The value of systematic evidence synthesis for land use decision-making and practice
November 9, 2021
Systematic evidence syntheses were adopted in environmental management and conservation in 2006 “to promote and deliver evidence syntheses on issues of greatest concern to environmental policy and practice as a public service.” Since then, the tools developed within the environment community for assembling and analysing the evidence base of relevance to these great public concerns have slowly filtered out to other related disciplines.
The Oxford Long-term Ecology lab has long supported the systematic mapping and reviewing of evidence for questions central to the interests of the lab group and pioneered an interactive systematic evidence map tool that has been used in diverse contexts.
A recent Special Issue in the journal Forests brought together nine papers covering a broad range of topics, each using systematic evidence synthesis to help illuminate current problems in forestry, land-use and related subjects. The Special Issue was Edited by Gillian Petrokofsky of OxLEL and Sini Savilaakso of the University of Helskini, Finland. Gill and Sini were colleagues in CIFOR’s Evidence Based Forestry initiative, which first sought to promote systematic reviews to the forestry community and to teach good practice in systematic synthesis.
The editorial for the Special Issue describes the main differences between the most usual type of literature review in the published literature – the ‘non-systematic’ review- and systematic evidence reviews, of which the two most common are systematic reviews and systematic maps.
|Feature||Systematic map||Systematic review||Non-systematic review|
|Purpose||Determining the evidence base and knowledge gaps||Determining the impact of management / environmental exposure||Variable|
|Question||Often broad in scope||Mostly a focused question||Often broad in scope|
|Sources and search||Comprehensive sources and explicit search strategy||Comprehensive sources and explicit search strategy||Not usually specified, potentially biased|
|Selection of articles||Criterion-based selection, uniformly applied||Criterion-based selection, uniformly applied||Not usually specified, potentially biased|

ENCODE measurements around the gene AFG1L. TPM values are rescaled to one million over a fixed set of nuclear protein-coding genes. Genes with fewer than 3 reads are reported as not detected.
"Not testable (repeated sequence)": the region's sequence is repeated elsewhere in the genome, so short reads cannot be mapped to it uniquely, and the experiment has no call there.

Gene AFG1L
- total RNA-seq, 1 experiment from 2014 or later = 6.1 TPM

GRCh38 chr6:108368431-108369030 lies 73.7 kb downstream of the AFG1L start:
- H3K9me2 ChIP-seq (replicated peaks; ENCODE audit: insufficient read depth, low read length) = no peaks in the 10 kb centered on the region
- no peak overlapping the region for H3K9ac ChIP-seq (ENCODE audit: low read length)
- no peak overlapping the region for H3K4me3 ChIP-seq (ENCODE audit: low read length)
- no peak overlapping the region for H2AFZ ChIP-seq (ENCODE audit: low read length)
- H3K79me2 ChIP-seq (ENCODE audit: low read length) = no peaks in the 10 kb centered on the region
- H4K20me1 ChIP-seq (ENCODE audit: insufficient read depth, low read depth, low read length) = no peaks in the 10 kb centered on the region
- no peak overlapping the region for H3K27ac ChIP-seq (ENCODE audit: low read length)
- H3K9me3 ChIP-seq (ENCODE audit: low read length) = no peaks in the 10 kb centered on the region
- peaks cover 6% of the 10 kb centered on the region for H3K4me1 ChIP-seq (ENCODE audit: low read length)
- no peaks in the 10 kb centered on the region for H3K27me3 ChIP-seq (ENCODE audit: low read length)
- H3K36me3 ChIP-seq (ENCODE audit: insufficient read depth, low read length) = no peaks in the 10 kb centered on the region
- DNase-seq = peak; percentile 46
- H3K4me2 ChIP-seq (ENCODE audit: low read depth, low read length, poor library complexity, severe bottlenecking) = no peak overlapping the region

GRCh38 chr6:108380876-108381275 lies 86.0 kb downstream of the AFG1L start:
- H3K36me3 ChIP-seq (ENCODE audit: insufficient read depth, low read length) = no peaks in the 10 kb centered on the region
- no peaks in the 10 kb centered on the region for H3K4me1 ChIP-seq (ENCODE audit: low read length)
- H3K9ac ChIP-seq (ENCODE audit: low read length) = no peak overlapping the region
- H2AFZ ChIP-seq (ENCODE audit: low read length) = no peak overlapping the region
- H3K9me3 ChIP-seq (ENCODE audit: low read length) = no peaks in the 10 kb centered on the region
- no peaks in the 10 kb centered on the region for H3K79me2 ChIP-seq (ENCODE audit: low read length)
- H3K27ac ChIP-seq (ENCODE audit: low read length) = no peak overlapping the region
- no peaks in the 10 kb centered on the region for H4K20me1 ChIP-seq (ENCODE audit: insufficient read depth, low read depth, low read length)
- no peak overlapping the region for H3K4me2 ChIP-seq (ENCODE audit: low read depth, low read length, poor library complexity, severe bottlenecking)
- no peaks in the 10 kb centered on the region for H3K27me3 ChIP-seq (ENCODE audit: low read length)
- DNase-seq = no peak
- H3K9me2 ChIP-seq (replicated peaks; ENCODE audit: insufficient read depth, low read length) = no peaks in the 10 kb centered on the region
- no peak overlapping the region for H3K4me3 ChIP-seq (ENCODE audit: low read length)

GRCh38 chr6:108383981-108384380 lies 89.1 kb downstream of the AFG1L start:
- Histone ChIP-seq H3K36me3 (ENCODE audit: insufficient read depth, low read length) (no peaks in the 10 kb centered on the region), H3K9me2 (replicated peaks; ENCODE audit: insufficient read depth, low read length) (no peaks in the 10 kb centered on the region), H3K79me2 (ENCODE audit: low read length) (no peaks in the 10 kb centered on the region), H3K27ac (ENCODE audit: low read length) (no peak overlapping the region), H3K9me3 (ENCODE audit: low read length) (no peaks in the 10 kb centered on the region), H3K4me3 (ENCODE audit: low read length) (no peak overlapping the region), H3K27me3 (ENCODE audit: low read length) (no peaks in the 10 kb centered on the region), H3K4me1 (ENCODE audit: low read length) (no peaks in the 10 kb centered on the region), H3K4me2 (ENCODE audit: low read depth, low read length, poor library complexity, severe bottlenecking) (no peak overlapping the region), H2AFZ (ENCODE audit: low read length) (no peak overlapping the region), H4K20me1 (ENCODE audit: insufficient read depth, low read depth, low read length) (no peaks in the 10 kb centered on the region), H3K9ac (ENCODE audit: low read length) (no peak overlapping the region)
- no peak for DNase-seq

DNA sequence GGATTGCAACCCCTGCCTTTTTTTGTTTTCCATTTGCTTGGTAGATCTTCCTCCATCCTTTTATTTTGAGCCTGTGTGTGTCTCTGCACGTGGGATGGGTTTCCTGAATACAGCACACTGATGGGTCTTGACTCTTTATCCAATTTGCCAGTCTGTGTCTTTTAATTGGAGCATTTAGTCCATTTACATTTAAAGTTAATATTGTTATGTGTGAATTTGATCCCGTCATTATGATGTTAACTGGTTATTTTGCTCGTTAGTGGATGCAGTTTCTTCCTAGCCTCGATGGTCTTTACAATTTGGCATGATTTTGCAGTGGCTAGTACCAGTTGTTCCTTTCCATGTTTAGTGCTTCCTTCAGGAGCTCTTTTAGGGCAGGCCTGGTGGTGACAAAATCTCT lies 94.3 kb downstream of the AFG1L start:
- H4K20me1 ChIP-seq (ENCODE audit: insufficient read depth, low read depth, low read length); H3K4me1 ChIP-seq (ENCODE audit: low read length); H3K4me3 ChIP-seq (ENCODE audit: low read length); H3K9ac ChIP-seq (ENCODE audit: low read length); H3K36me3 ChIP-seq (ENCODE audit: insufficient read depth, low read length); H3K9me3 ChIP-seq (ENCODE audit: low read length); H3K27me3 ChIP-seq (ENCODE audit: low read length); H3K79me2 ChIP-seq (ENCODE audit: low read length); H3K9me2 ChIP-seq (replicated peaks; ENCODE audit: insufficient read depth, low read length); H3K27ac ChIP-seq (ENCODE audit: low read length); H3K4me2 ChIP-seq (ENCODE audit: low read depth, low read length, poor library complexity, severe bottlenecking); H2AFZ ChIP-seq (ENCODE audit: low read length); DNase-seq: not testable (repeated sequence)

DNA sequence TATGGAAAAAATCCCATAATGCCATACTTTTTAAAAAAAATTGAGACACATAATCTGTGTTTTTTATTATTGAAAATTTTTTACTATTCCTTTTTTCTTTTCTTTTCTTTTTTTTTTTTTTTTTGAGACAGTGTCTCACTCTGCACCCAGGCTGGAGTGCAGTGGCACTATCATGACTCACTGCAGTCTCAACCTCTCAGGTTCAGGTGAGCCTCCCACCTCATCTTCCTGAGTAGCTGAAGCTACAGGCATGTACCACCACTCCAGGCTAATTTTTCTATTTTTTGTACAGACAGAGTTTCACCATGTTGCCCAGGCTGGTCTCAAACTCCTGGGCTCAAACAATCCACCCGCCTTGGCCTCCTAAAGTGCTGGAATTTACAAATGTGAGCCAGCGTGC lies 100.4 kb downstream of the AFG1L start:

|Appraisal||Usually not applied owing to the purpose of systematic maps||Critical appraisal||Variable|
|Synthesis||Narrative synthesis||Quantitative summary (can be meta-analysis)||Often a qualitative summary|
Three of the papers in the Special Issue were authored by members of OxLEL and they all represent important current questions where policy advice is unclear or contested:
Matthew Jordon led a review team comprising three current and one former associateof OxLEL which systematically mapped the evidence on temperate agroforestry in ruminant livestock farming. The evidence base indicates that introducing agroforestry in sheep and cattle farming systems has the potential to sequester carbon, reduce soil erosion, and improve water quantity and quality regulation. Possible trade-offs and synergies between agroforestry system types and the delivery of environmental and productivity benefits are suggested for future research (Jordon MW, Willis KJ, Harvey WJ, Petrokofsky L, Petrokofsky G. Implications of Temperate Agroforestry on Sheep and Cattle Productivity, Environmental Impacts and Enterprise Economics. A Systematic Evidence Map. Forests. 2020; 11(12):1321. https://doi.org/10.3390/f11121321)
William Harvey and five co-authors, four of whom are current or former OxLEL members, produced the first use of a systematic evidence synthesis in forest palaeoenvironmental studies. The evidence base records published palaeoecological proxies for environmental variables (including charcoal, diatoms, phytoliths) in the Central American Isthmus. The interactive evidence map makes available information about past land cover and land use for future research on palaeoenvironmental science and also for land use policy in the region where climate change, fire and drought are key challenges. It highlights some significant evidence gaps which could guide future primary research in this field.( Harvey WJ, Petrokofsky G, Stansell N, Nogué S, Petrokofsky L, Willis KJ. Forests, Water, and Land Use Change across the Central American Isthmus: Mapping the Evidence Base for Terrestrial Holocene Palaeoenvironmental Proxies. Forests. 2021; 12(8):1057. https://doi.org/10.3390/f12081057
Gill Petrokofsky and co-authors from OxLEL and a colleague in the World Bank, now at the National University of Ireland, dug into the knotty problem of what is known about the much-vaunted benefit to women of saving time through transitioning to cleaner energy from wood fuel or charcoal in cooking. They found little evidence that research has done more than record the fact of time saved; very few studies have asked whether the time saved is spent on improving education or earning potential, or enabling a reduction in drudgery. There was even evidence that time saved on cooking was spent on other household tasks and not on improving women’s lives through education or income generation. (Petrokofsky G, Harvey WJ, Petrokofsky L, Ochieng CA. The Importance of Time-Saving as a Factor in Transitioning from Woodfuel to Modern Cooking Energy Services: A Systematic Map. Forests. 2021; 12(9):1149. https://doi.org/10.3390/f12091149.
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